Stress and other side effects

Stress and other side effects

A certain amount of stress is perfectly normal. In fact, Cleveland Clinic  states that “the human body is designed to experience stress and react to it”.

It’s when stress levels are consistently high that it begins to affect our health.

The UK-based Mental Health Foundation  warns that “if our stress response is activated repeatedly, or it persists over time, the effects can result in wear and tear on the body and can cause us to feel permanently in a state of ‘fight or flight’. Rather than helping us push through, this pressure can make us feel overwhelmed or unable to cope”. Chronic stress can result in further serious health problems too.

This Stress Awareness Month, we take a look at some of the side effects of unhealthy stress, including how to fight it …

Worry and weight gain

Stress promotes obesity, according to a study published in Biological Psychiatry  The researchers discovered that constant stress resulted in “obesity-related metabolic responses”, causing weight gain and that chronic stressors could potentially add “almost 11 pounds [five kg] per year”. According to weight loss and lifestyle physician, Dr. Charlie Seltzer, not only can stress cause weight gain but it can cause weight gain “in the most dangerous area of the body”, the belly, which he says, “carries major health risks like diabetes and heart disease”.

Stress effects that also need stressing

Echoing Dr. Seltzer, Mayo Clinic lists overeating and obesity as side effects of stress too, citing high blood pressure, heart disease, and diabetes as additional associated risks.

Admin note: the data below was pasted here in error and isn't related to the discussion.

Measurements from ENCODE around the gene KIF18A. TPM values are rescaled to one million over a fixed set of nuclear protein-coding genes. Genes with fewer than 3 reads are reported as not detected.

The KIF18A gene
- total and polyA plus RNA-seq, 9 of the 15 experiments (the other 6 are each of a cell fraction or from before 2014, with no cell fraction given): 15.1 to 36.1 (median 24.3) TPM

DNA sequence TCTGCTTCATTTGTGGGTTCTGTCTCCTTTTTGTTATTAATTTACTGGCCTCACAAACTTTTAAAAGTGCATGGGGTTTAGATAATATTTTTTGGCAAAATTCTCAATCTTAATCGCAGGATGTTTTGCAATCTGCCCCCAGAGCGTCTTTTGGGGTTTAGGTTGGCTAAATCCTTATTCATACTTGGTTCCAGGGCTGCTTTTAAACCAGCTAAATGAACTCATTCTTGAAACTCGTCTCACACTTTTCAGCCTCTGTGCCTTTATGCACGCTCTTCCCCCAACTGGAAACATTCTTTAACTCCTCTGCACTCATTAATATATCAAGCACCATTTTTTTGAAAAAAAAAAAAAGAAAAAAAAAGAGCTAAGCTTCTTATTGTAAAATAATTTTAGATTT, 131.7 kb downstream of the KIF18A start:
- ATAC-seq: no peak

Stress-busting suggestions

Exercise, good nutrition, adequate sleep, and relaxation techniques are among the best ways to manage stress, according to WebMD. Consider the following from the medically approved site:

  1. Physical activity can help boost mood and promote good sleep, both of which are important for taming stress.
  2. “The benefits of eating healthy foods extend beyond your waistline to your mental health,” states WebMD, which adds: “A healthy diet can lessen the effects of stress, build up your immune system, level your mood, and lower your blood pressure.”
  3. Inadequate sleep can worsen stress-causing “a cycle of stress and sleeplessness”.
  4. Slow movements, like stretching, yoga, or some kind of meditation or mindfulness practice, may help lower anxiety and promote calm.

Of course, if stress is proving too difficult to manage on your own, reach out to an appropriate health professional.

* Please note that the information provided in this blog does not replace professional advice.